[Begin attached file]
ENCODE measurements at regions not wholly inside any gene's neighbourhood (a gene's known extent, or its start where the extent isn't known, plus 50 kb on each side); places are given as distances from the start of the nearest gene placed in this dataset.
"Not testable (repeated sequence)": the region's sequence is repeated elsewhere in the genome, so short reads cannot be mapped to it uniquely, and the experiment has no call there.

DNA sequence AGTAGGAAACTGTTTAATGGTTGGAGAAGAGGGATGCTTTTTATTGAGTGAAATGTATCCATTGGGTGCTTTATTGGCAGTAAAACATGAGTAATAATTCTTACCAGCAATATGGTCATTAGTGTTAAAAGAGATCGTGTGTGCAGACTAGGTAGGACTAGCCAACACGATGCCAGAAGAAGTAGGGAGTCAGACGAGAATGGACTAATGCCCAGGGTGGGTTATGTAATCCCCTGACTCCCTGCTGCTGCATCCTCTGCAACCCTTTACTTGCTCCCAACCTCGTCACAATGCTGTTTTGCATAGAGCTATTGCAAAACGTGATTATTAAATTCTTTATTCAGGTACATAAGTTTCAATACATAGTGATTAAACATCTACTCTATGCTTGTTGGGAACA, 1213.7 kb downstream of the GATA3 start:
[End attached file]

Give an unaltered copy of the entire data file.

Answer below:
ENCODE measurements at regions not wholly inside any gene's neighbourhood (a gene's known extent, or its start where the extent isn't known, plus 50 kb on each side); places are given as distances from the start of the nearest gene placed in this dataset.
"Not testable (repeated sequence)": the region's sequence is repeated elsewhere in the genome, so short reads cannot be mapped to it uniquely, and the experiment has no call there.

DNA sequence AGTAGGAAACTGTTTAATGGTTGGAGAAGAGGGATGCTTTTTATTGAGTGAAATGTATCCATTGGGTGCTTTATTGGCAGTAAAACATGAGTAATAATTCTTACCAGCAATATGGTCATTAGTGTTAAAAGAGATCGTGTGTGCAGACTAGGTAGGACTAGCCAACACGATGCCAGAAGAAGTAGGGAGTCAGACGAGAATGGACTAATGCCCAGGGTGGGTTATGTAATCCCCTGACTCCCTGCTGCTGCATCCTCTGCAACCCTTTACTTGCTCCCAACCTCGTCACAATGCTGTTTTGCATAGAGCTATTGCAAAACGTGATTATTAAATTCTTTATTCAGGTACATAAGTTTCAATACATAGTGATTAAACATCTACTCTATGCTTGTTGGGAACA, 1213.7 kb downstream of the GATA3 start: